The lost art of the football commentator

One of the first things that struck me when I looked at this season’s fixtures was the distance of some of the away games. Exeter, Carlisle, Colchester and Newport, for example, are going to stretch the budgets of Latics fans a little.

For those who can’t manage to scrape together the King’s ransom to get the train to these far-flung places or brave the motorway network, there’s always the commentary of the game provided by the club.

It’s not the same as being at the game of course and despite modern technology, there are ‘outages’ which cause panic and frustration in equal measures but at least you can keep up with the action.

This is a massive improvement to what I was expected to put up with as a child. If we were on holiday, I had to rely on BBC’s Grandstand and the famous vidiprinter.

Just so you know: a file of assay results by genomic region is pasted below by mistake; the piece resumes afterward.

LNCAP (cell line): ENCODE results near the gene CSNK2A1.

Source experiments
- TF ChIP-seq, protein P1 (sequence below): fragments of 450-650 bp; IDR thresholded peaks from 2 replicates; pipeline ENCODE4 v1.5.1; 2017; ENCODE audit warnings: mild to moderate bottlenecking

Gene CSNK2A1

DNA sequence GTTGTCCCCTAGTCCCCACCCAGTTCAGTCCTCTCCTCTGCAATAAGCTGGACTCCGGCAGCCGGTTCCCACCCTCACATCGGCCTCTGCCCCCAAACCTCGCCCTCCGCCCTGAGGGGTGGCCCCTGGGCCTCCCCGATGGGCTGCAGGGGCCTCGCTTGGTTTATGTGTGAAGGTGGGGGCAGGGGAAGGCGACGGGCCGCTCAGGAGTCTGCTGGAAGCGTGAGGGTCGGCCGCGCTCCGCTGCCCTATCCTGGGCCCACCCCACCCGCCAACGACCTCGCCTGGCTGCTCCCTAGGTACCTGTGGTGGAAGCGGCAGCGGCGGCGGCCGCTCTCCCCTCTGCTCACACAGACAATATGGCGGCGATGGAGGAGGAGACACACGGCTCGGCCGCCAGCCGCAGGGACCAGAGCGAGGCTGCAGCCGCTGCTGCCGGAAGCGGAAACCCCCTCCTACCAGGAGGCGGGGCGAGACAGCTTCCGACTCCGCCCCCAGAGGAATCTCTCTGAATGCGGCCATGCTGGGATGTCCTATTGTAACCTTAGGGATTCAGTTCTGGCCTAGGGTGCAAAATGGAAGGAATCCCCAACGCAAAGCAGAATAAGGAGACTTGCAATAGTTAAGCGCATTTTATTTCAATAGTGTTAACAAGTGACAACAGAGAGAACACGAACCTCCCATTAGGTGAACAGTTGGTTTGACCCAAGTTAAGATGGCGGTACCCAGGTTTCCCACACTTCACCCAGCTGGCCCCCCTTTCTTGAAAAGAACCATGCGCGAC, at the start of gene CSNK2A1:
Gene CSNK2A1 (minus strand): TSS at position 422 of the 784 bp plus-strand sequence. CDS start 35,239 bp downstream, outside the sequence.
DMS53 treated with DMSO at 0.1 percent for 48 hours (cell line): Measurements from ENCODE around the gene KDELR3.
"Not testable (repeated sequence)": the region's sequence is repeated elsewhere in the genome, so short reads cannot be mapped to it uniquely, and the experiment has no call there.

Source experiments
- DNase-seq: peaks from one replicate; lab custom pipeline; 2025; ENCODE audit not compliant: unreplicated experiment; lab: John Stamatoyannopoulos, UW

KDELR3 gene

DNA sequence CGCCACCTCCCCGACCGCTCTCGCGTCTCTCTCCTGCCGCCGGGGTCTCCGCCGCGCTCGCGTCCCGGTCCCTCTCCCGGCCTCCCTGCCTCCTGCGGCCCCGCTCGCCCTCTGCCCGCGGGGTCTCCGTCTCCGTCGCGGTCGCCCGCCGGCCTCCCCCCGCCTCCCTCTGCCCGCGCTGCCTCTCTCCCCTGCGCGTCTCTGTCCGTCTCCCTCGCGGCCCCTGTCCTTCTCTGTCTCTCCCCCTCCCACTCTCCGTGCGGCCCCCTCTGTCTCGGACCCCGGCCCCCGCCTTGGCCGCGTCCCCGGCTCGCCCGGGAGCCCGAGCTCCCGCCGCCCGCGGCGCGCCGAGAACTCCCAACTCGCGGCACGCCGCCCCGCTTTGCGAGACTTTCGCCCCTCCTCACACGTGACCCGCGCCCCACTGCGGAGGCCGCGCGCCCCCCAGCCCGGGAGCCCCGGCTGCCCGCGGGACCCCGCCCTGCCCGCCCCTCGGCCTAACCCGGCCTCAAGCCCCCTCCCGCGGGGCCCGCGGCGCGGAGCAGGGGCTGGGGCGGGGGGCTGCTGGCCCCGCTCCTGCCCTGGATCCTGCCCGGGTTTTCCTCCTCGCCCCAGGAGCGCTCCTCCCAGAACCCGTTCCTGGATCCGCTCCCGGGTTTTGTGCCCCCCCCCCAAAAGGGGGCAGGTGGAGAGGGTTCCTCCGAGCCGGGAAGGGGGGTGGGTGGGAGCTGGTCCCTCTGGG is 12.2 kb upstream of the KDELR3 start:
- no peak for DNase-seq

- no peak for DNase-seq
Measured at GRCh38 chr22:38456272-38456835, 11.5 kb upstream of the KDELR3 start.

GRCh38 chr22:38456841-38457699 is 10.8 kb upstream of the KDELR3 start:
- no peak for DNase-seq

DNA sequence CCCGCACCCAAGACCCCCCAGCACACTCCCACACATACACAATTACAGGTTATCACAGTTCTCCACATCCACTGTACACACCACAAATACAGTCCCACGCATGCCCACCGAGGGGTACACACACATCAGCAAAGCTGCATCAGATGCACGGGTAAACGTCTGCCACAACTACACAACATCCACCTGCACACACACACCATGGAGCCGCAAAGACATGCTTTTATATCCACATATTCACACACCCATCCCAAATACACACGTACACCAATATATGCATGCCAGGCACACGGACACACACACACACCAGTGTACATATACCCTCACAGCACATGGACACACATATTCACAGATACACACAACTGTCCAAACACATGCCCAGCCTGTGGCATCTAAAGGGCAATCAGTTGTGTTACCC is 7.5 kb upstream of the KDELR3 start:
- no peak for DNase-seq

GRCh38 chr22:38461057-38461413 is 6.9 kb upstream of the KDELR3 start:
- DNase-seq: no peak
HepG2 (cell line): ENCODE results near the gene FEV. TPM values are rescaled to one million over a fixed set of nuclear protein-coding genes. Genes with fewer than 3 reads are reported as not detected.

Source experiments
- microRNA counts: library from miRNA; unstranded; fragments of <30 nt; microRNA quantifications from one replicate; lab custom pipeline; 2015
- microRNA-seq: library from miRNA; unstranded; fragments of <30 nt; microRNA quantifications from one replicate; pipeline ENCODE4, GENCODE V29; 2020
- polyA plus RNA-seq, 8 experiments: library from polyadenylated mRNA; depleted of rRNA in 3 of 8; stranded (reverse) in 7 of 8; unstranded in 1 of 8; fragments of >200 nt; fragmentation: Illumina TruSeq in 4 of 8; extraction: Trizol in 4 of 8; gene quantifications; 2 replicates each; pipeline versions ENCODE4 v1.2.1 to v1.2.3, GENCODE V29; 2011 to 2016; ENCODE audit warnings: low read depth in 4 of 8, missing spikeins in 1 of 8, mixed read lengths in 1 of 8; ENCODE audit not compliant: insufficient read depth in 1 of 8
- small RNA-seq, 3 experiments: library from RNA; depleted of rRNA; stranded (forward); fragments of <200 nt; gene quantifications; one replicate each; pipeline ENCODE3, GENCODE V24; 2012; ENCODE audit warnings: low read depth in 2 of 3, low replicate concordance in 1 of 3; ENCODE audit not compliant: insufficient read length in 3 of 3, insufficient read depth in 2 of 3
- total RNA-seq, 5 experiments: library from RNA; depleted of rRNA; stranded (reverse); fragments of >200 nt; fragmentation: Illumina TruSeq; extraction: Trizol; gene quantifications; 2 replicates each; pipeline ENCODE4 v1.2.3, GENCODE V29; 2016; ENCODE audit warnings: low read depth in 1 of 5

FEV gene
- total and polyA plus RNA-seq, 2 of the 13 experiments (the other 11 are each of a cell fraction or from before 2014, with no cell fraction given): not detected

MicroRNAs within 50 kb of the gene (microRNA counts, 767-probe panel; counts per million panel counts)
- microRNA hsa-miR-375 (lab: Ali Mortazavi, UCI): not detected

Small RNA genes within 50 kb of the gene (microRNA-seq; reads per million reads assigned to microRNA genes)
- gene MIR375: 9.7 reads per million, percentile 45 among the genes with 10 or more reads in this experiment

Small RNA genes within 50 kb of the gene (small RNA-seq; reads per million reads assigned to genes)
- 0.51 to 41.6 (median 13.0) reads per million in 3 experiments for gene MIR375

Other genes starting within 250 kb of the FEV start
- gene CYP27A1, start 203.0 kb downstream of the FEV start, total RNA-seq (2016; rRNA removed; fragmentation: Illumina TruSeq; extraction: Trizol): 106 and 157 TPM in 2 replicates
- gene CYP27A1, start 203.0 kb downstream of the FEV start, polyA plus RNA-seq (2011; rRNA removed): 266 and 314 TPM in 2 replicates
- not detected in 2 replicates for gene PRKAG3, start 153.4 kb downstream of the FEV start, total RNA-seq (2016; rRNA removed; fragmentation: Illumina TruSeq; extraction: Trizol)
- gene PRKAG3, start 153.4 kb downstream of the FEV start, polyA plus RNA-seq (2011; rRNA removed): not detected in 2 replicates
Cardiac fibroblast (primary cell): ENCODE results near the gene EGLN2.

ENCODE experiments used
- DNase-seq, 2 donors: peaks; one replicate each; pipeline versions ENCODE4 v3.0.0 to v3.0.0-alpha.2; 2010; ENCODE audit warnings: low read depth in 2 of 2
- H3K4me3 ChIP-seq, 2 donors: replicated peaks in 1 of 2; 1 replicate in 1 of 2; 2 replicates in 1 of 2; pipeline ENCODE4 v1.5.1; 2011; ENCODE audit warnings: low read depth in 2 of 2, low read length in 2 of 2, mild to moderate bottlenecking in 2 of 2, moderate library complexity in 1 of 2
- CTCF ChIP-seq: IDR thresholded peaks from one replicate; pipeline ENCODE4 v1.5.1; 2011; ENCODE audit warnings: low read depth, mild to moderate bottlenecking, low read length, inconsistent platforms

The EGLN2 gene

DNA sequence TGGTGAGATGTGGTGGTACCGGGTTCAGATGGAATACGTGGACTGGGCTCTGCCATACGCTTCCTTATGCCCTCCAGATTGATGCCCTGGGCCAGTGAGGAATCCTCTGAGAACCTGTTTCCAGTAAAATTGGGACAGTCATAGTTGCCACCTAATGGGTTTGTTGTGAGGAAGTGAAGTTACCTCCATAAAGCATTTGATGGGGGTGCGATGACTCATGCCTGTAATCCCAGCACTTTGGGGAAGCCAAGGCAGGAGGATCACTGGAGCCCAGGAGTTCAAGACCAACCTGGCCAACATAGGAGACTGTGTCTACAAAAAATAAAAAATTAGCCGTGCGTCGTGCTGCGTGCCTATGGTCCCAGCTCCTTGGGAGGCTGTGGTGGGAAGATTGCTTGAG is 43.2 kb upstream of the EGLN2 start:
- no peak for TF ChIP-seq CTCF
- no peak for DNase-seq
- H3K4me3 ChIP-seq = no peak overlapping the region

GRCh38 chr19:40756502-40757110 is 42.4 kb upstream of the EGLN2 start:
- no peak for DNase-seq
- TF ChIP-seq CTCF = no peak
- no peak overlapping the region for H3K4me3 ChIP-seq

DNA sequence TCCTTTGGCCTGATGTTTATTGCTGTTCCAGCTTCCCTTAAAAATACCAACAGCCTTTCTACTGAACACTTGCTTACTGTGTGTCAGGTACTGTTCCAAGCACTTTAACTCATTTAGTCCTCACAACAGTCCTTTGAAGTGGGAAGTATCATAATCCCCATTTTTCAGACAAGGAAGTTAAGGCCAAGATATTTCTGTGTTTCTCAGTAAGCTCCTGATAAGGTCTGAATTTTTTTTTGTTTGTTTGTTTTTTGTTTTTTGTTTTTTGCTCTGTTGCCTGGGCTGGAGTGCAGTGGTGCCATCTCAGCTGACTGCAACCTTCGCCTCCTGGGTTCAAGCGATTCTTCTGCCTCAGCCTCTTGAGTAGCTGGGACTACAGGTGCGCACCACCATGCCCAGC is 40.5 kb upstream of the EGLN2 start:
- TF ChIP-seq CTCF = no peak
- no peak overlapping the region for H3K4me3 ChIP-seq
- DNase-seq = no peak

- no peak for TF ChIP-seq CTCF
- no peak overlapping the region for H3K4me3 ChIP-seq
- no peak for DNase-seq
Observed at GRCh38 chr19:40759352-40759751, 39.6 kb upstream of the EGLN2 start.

Nowadays, the Oldham match commentary is provided by Latics stalwart Roy Butterworth among others, whose attempts at staying neutral are sorely tested on a regular basis.

This, of course, is exactly what supporters want. Whoever thought that introducing American-style stats into football commentary was a good idea needs to listen to Roy. I’d rather hear him shout “GET IN!” when we score than a detailed breakdown of what percentage of passes were accurate in the first half.

For many years, the only way you could hear a commentary on a Latics home game was courtesy of the NHS. Legendary hospital commentator James Barrett didn’t know the meaning of neutrality and would describe any opposition high tackles in a manner which suggested that the visitors had arrived with murder as their intent rather than three points.

It wouldn’t be fair to finish this article without mentioning Piccadilly Radio’s Stuart Pyke whose commentary on Latics final game of the 1990/91 season against Sheffield Wednesday is the stuff of legend. Even 27 years later, I still get goosebumps hearing it. I even knew somebody who had this played at his funeral.

Give it a listen.